Consumer Protection| ‘Business to business’ dispute not a consumer dispute: SC

Supreme Court: The bench of L. Nageswara Rao and BR Gavai*, JJ interpreted the true scope of a “consumer” in terms of Section 2(1)(d) of the Consumer Protection Act, 1986 and has held that the ‘business to business’ disputes cannot be construed as consumer disputes. The entire Act revolves around “business-to-consumer” disputes and not for “business-to-business” disputes.

Analysis

Section 2(1)(d) of the said Act is in two parts.

  1. Section 2(1)(d)(i) of the said Act deals with buying of goods.
  2. Section 2(1)(d)(ii) of the said Act is with respect to hiring of services.

By the 1993 Amendment Act, wherever the word “hires” was used, the same was substituted by the words “hires or avails of”.  By the said 1993 Amendment Act, insofar as Section 2(1)(d)(i) is concerned, an Explanation was provided to the effect that ‘commercial purpose’ does not include use by a consumer of goods bought and used by him exclusively for the purpose of earning his livelihood by means of self-employment. Hence, though the original Act of 1986 excluded a person from the ambit of definition of the term ‘consumer’ whenever such purchases were made for commercial purpose; by the Explanation, which is an exception to an exception, even if a person made purchases for ‘commercial purpose’, he was included in the definition of the term ‘consumer’, if such a person bought and used such goods exclusively for earning his livelihood by means of self-employment.

By the 2002 Amendment Act, the legislature has done two things.

  1. It has kept the commercial transactions, insofar as the services are concerned, beyond the ambit of the term ‘consumer’ and brought it in parity with Section 2(1)(d)(i), wherein a person, who bought such goods for resale or for any commercial purpose, was already out of the ambit of the term ‘consumer’.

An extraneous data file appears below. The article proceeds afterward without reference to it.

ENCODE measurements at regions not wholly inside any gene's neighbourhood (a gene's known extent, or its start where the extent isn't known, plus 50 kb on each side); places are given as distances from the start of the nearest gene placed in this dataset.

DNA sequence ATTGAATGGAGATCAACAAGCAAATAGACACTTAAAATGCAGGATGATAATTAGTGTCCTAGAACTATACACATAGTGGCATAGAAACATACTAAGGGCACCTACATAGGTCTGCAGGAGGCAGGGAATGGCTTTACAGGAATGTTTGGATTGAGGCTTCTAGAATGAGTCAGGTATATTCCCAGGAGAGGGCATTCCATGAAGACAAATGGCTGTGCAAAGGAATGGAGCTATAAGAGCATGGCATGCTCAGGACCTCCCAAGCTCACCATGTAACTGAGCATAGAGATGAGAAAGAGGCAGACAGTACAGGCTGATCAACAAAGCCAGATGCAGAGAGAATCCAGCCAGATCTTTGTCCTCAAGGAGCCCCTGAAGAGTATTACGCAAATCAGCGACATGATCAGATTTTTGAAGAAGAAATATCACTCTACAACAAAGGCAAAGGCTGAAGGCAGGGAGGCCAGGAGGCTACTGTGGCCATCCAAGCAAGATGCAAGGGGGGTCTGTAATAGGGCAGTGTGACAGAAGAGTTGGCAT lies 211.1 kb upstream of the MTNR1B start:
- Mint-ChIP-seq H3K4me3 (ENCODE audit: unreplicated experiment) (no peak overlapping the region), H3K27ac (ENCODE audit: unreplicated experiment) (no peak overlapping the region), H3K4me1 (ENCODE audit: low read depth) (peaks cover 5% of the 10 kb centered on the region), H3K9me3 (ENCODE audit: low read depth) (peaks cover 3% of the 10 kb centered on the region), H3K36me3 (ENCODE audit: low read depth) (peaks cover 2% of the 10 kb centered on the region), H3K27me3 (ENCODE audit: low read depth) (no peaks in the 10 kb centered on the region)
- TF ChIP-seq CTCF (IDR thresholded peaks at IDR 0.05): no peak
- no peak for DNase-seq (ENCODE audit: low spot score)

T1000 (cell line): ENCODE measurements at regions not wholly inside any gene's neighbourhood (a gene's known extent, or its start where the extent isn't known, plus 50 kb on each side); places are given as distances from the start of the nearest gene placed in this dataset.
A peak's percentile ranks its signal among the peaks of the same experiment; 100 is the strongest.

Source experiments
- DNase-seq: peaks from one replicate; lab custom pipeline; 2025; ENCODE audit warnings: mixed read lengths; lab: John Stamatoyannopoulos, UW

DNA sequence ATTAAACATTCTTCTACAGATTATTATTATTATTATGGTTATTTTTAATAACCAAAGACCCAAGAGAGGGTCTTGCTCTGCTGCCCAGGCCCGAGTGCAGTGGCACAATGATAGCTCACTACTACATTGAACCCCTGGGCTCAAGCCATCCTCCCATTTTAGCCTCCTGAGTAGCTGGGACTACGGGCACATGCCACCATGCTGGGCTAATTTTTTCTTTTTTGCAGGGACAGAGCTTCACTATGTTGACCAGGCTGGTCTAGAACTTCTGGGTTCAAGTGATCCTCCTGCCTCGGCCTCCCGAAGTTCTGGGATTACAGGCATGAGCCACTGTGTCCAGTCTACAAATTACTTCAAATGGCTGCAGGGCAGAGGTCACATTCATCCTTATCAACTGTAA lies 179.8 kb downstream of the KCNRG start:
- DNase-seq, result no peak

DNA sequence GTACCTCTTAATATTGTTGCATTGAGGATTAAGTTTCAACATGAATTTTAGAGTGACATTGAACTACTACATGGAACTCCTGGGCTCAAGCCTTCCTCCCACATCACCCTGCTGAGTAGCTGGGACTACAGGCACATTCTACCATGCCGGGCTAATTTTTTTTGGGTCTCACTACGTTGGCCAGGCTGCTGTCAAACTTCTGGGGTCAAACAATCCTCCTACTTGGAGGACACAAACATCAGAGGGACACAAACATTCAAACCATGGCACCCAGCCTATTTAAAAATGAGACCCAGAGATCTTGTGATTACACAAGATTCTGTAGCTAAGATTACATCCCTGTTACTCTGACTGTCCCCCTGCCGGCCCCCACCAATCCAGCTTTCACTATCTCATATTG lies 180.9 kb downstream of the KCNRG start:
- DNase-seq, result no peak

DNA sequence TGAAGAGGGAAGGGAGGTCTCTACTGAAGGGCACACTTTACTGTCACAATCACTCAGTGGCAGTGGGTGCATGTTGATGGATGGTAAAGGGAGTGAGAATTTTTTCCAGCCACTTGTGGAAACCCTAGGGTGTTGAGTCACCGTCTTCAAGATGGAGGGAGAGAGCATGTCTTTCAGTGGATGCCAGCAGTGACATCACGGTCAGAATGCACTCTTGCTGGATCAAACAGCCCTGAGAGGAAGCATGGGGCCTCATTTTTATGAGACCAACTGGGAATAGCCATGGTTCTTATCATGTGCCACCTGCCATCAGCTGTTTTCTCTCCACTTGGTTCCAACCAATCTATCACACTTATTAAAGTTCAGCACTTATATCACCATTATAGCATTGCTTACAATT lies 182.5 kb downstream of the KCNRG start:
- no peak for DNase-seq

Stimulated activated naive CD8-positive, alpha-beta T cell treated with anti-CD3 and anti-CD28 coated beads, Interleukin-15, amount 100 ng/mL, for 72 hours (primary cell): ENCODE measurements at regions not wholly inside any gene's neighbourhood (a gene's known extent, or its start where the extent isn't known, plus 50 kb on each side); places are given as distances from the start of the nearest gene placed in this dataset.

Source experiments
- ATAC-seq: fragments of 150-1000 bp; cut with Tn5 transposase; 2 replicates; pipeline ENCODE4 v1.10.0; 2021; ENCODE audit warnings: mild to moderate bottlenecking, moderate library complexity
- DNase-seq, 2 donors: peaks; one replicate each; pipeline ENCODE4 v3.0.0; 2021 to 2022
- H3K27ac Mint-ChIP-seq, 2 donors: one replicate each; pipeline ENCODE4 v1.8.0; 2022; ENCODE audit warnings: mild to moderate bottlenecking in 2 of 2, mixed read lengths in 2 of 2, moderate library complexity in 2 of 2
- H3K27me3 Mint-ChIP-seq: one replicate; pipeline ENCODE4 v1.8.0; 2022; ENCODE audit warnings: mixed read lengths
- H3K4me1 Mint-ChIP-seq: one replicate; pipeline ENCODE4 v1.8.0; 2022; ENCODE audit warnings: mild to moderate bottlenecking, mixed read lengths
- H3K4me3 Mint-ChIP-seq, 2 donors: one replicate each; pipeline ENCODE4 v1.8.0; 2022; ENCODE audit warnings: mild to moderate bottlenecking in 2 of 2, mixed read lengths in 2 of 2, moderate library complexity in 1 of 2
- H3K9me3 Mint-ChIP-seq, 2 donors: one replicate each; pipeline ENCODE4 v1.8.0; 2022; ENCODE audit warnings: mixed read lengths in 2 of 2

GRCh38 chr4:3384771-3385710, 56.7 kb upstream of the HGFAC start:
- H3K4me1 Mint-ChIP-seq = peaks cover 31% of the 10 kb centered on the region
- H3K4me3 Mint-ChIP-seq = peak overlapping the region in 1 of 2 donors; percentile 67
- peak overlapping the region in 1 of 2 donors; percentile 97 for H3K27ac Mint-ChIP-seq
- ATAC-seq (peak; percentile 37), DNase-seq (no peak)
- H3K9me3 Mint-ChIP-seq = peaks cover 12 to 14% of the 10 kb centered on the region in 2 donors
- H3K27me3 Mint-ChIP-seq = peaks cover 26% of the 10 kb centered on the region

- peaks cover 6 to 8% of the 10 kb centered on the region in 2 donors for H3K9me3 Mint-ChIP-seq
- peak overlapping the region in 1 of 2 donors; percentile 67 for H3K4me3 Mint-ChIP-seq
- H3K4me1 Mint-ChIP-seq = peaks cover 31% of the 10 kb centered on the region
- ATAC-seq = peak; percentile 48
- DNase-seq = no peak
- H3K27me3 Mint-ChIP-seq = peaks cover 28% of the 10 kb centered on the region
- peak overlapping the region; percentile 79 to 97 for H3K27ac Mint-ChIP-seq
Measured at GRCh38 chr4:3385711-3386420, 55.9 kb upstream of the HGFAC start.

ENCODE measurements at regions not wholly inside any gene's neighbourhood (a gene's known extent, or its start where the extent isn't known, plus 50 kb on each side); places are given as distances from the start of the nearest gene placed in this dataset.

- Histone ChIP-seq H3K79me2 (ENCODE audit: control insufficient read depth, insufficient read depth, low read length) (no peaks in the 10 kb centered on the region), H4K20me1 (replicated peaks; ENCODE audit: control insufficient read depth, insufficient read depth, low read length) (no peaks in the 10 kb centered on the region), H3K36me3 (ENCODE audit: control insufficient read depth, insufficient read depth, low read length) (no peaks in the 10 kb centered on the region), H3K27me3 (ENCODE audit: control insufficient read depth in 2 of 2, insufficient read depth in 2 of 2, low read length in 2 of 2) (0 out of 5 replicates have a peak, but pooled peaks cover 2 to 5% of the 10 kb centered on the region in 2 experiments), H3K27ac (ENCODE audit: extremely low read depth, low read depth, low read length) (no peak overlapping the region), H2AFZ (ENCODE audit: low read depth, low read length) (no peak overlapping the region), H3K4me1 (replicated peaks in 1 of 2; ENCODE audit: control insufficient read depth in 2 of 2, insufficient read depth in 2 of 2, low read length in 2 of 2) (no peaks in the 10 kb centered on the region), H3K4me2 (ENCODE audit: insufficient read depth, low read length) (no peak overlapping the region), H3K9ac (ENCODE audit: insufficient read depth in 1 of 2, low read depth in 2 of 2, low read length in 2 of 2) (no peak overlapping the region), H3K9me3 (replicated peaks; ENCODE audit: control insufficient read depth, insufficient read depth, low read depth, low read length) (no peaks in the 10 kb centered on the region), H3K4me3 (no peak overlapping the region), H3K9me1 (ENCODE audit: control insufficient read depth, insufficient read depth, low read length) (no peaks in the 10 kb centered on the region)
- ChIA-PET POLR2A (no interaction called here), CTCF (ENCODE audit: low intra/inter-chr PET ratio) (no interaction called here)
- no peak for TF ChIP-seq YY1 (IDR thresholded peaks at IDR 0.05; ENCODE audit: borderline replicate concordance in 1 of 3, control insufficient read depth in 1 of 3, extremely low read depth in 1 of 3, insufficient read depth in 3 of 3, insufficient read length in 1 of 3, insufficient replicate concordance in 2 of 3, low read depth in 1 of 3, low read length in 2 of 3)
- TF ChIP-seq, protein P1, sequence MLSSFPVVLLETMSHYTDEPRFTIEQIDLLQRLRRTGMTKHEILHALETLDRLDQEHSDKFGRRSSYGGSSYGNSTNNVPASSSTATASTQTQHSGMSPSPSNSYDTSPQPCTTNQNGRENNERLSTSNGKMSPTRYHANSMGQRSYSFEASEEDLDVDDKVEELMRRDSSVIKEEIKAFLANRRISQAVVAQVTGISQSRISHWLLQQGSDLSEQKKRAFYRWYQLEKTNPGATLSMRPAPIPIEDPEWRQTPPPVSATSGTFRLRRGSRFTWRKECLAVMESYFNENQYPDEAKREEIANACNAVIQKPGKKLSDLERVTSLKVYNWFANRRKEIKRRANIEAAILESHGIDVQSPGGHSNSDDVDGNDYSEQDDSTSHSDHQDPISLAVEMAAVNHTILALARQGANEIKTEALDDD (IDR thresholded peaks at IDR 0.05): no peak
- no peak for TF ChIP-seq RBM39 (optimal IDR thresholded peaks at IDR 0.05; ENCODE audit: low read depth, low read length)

2. The legislature did was that even if a person availed of the commercial services, if the services availed by him were exclusively for the purposes of earning his livelihood by means of self-employment, he would still be a ‘consumer’ for the purposes of the said Act.

Thus, a person who availed of services for commercial purpose exclusively for the purposes of earning his livelihood by means of self-employment was kept out of the term ‘commercial purpose’ and brought into the ambit of ‘consumer’, by bringing him on par with similarly circumstanced person, who bought and used goods exclusively for the purposes of earning his livelihood by means of self-employment.

“If a person buys goods for commercial purpose or avails services for commercial purpose, though ordinarily, he would have been out of the ambit of the term ‘consumer’, by virtue of Explanation, which is now common to both Sections 2(1)(d)(i) and 2(1)(d)(ii), he would still come within the ambit of the term ‘consumer’, if purchase of such goods or availing of such services was exclusively for the   purposes of earning his livelihood by means of self-employment.”

The upshot of the above-mentioned discussion led to the conclusion that when a person avails a service for a commercial purpose, to come within the meaning of ‘consumer’ as defined in the said Act, he will have to establish that the services were availed exclusively for the purposes of earning his livelihood by means of self-employment. There cannot be any straitjacket formula and such a question will have to be decided in the facts of each case, depending upon the evidence placed on record.

Ruling

The Court was deciding the case where NCDRC has come to a finding that the appellant had opened an account with the respondent-Bank, took overdraft facility to expand his business profits, and subsequently from time to time the overdraft facility was enhanced so as to further expand his business and increase his profits.

The Court affirmed the said ruling and observed that the relations between the appellant and the respondent is purely “business to business” relationship. As such, transactions would clearly come within the ambit of ‘commercial purpose’. It cannot be said that the services were availed “exclusively for the purposes of earning his livelihood” “by means of self-employment”.

[Shrikant G. Mantri v. Punjab National Bank, 2022 SCC OnLine SC 218, decided on 22.02.2022]


*Judgment by: Justice BR Gavai


Counsels

For appellant: Senior Advocate Shyam Divan

For respondent: Senior Advocate Dushyant Dave

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